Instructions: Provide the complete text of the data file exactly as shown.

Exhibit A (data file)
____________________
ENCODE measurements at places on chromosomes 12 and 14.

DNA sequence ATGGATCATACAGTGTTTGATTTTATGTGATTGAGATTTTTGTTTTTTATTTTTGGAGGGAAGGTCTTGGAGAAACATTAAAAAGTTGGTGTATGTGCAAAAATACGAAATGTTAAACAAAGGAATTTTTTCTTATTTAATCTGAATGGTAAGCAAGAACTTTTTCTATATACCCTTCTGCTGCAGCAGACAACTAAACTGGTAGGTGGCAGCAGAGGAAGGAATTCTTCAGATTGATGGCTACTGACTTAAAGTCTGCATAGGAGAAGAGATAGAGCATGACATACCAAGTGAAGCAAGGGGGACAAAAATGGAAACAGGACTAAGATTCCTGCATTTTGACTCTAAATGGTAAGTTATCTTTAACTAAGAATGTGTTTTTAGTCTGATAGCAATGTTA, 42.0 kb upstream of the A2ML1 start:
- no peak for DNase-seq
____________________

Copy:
ENCODE measurements at places on chromosomes 12 and 14.

DNA sequence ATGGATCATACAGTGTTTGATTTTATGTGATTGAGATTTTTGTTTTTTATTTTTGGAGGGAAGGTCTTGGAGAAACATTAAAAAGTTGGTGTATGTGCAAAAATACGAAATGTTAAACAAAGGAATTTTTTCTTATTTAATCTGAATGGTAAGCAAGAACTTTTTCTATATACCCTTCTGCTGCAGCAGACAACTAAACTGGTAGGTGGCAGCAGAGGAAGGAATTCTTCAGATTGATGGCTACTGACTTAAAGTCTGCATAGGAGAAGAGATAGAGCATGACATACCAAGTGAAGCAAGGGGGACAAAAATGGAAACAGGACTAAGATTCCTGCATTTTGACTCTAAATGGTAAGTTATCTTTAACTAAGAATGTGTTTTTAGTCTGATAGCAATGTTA, 42.0 kb upstream of the A2ML1 start:
- no peak for DNase-seq